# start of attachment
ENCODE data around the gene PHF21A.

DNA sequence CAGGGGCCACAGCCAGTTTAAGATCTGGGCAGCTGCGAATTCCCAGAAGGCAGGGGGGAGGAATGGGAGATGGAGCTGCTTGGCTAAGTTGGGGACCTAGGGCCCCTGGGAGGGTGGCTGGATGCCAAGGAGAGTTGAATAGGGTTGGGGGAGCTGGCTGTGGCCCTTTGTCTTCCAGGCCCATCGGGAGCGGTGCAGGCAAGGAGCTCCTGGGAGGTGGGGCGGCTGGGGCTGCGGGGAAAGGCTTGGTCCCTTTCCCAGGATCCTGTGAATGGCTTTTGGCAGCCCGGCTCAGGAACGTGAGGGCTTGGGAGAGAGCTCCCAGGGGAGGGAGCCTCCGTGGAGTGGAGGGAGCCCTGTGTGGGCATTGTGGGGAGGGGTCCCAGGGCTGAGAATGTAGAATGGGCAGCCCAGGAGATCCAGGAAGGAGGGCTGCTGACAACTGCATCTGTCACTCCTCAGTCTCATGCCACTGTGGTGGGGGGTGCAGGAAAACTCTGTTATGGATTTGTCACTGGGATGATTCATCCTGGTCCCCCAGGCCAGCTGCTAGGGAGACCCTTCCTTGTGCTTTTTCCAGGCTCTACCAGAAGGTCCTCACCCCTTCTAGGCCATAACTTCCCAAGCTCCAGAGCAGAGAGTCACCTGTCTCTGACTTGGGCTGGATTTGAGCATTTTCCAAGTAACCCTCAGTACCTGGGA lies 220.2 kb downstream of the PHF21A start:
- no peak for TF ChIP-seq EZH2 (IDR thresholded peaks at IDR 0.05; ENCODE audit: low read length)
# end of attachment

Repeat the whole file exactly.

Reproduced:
ENCODE data around the gene PHF21A.

DNA sequence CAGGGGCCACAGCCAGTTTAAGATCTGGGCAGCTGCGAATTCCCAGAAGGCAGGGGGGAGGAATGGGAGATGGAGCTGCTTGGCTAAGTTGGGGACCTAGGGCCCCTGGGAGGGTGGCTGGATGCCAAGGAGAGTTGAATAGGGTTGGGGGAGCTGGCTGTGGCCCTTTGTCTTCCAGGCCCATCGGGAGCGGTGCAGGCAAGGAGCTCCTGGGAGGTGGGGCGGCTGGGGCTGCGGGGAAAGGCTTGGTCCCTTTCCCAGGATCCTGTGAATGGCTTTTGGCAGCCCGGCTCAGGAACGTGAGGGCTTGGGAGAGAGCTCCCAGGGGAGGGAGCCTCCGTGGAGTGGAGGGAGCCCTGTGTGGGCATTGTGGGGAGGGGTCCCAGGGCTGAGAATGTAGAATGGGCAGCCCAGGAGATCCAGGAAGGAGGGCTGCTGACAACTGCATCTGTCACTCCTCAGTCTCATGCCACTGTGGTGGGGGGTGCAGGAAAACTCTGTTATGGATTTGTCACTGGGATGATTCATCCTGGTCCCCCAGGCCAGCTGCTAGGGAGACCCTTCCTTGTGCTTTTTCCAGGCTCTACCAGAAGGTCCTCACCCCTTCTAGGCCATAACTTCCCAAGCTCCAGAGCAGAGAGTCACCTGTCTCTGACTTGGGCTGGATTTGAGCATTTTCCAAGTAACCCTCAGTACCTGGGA lies 220.2 kb downstream of the PHF21A start:
- no peak for TF ChIP-seq EZH2 (IDR thresholded peaks at IDR 0.05; ENCODE audit: low read length)